During FREEDOM, 438 placebo- and 272 denosumab-treated subjects received at least two doses of investigational product, had an osteoporotic fracture, and remained on study post-fracture. The mean ages at first on-treatment fracture were 74.1 and 74.5 years for the placebo- and denosumab-treated subjects, respectively. Subject characteristics were generally balanced between the placebo- and denosumab-treated groups in the FREEDOM 3-year analysis.
After 3 years in FREEDOM, 23 of 3702 subjects (0.6%) in the denosumab group had multiple new vertebral fractures compared with 59 of 3691 subjects (1.6%) in the placebo group. The risk ratio (95% confidence interval) for this reduction in multiple vertebral fractures is 0.39 (0.24, 0.63). When all subjects on denosumab from FREEDOM and the Extension for up to 10 years were combined (the combined denosumab group), 794 had an incident osteoporotic fracture while on denosumab, with a mean age at first incident fracture of 76.5 years. Other baseline characteristics for these subjects were similar to those observed in the FREEDOM 3-year analysis, except the expected longer treatment duration prior to first fracture and follow-up duration after the first fracture (Table 1).
Of the placebo- and denosumab-treated subjects with an incident osteoporotic fracture in FREEDOM, 54 (12.3%) and 24 (8.8%) subjects, respectively, had one or more subsequent fractures in these groups. The exposure-adjusted subsequent fracture rate was 10.1 per 100 subject-years for placebo-treated subjects vs 6.7 per 100 subject-years for denosumab-treated subjects (Table 2; hazard ratio, HR [95% confidence interval, CI]: 0.65 [0.41–1.03]; P = 0.0685; Fig. 2). Of the subjects in the combined denosumab group, one or more subsequent fractures occurred in 144 (18.1%) subjects, with an exposure-adjusted subsequent fracture rate of 5.8 per 100 subject-years, similar to the rate observed in the FREEDOM denosumab group (Table 2). The risk of having a subsequent on-study osteoporotic fracture was lower in the combined denosumab group than in the FREEDOM placebo group (HR 0.59 [95% CI 0.43–0.81]; P = 0.0012; Fig. 2).
The median time to subsequent fracture since the first incident fracture was 1.0 year for the FREEDOM placebo group, 0.8 years for the FREEDOM denosumab group, and 1.9 years for the combined denosumab group. The difference between the time to first subsequent fracture between the combined denosumab vs placebo group subjects was significant with a log rank P value = 0.0045; Fig. 3).
A majority of subjects who had subsequent osteoporotic fractures had only one subsequent fracture: 90.7% (49 of 54 subjects) in the FREEDOM placebo group, 91.7% (22 of 24 subjects) in the FREEDOM denosumab group, and 89.6% (129 of 144 subjects) in the combined denosumab group. Vertebral fracture was the most common subsequent fracture across groups; a greater proportion of subjects in the FREEDOM placebo group (72.2%; 39 of 54) experienced these fractures compared with the FREEDOM denosumab (29.2%; 7 of 24) group and the combined denosumab (48.6%; 70 of 144) group. The second most common subsequent fracture location was the forearm, sustained by 4 of 54 (7.4%) subjects in the FREEDOM placebo group, 5 of 24 (20.8%) subjects in the FREEDOM denosumab group, and 29 of 144 (20.1%) subjects in the combined denosumab group (Table 3).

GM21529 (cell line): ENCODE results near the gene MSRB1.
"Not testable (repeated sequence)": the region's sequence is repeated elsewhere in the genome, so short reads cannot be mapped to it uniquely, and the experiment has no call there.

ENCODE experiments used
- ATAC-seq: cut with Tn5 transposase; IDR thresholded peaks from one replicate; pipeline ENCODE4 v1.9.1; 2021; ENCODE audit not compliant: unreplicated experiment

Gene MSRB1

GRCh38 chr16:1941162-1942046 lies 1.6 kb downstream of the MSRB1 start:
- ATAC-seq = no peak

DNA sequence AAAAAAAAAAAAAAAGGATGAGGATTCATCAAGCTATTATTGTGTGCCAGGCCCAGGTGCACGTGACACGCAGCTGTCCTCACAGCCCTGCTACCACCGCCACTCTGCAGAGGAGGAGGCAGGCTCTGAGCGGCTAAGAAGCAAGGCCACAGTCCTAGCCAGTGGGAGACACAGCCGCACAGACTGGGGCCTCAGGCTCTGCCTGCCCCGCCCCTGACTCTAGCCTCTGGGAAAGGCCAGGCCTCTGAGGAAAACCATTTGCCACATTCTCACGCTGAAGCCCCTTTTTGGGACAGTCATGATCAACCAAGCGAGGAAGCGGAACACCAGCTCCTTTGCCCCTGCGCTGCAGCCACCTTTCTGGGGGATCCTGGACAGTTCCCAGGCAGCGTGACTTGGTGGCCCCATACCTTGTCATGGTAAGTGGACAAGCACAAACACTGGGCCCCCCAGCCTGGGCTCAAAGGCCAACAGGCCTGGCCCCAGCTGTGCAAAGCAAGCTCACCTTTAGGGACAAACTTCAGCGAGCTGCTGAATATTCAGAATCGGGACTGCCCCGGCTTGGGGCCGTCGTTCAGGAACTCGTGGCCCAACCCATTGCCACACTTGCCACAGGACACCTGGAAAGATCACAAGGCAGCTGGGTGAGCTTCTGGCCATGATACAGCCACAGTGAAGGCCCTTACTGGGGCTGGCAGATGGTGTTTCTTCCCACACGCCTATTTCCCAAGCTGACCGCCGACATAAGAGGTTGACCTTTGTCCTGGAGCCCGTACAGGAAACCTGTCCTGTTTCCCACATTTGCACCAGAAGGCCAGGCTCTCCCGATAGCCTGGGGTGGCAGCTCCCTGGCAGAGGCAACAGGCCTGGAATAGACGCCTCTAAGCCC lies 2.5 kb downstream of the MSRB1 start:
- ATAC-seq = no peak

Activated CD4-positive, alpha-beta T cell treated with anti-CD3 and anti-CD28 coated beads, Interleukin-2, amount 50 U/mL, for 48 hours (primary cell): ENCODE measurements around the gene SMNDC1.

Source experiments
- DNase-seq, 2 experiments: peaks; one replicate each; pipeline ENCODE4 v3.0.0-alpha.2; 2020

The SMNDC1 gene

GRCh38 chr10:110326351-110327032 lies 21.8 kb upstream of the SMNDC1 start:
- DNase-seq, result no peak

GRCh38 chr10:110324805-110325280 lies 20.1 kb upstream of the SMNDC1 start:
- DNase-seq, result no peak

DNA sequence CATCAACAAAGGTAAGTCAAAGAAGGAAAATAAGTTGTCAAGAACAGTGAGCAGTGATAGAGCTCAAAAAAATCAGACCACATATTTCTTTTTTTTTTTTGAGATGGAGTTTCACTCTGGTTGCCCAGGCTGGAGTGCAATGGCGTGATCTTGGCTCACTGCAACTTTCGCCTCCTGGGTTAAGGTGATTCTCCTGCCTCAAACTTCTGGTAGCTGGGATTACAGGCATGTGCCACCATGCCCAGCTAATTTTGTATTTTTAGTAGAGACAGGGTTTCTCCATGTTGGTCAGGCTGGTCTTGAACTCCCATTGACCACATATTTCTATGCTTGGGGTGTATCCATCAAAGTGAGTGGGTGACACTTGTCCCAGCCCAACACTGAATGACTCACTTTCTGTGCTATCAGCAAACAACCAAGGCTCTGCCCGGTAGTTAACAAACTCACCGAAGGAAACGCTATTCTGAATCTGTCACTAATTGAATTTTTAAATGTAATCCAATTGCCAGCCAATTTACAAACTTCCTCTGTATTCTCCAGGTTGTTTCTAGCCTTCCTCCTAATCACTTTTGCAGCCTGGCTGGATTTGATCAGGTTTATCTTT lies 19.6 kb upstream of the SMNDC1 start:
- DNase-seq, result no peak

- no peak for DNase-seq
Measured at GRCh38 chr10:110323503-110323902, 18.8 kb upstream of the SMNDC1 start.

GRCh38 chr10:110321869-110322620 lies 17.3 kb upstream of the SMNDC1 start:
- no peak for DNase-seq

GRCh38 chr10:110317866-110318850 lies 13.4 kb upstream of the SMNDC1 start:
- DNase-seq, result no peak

The effect of denosumab treatment on the reduction of subsequent fracture risk after an on-study fracture was significantly greater in subjects with baseline vertebral fractures compared with subjects without baseline vertebral fracture (P value = 0.0347). The refracture rate in subjects with baseline vertebral fracture in the FREEDOM placebo group was 17.4 per 100 subject-years vs 7.8 per 100 subject-years in the combined denosumab group (HR [95% CI]: 0.41 [0.26–0.65]; p < 0.0001). The refracture rate in subjects without baseline vertebral fracture in the FREEDOM placebo group was 6.8 per 100 subject-years vs 4.9 per 100 subject-years in the combined denosumab group from the Extension (HR [95% CI]: 0.81 [0.50–1.30]; P = 0.373; Fig. 4).
Subjects with at least one on-study osteoporotic fracture event were further analyzed to determine whether there were any differences in baseline characteristics between subjects with and without subsequent fractures. Baseline age and age at first incident fracture were similar between these groups. Overall, among the subjects who suffered an incident fracture, those with a subsequent fracture were more likely to have had a baseline vertebral or osteoporotic fracture than were those who did not suffer a subsequent fracture (Table 4).
The rates of subsequent vertebral and nonvertebral fractures were also determined for subjects with subsequent fractures. For subjects with subsequent osteoporotic fractures in the FREEDOM placebo group, 31.5% had both initial and subsequent vertebral fractures, 7.4% had an initial vertebral fracture followed by a subsequent nonvertebral fracture, 40.7% had an initial nonvertebral fracture followed by a subsequent vertebral fracture, and 20.4% had both initial and subsequent nonvertebral fractures. For subjects with subsequent osteoporotic fractures in the combined denosumab group, 21.5% had both initial and subsequent vertebral fractures, 10.4% had an initial vertebral fracture followed by a subsequent nonvertebral fracture, 27.1% had an initial nonvertebral fracture followed by a subsequent vertebral fracture, and 41.0% had both initial and subsequent nonvertebral fractures (Table 5).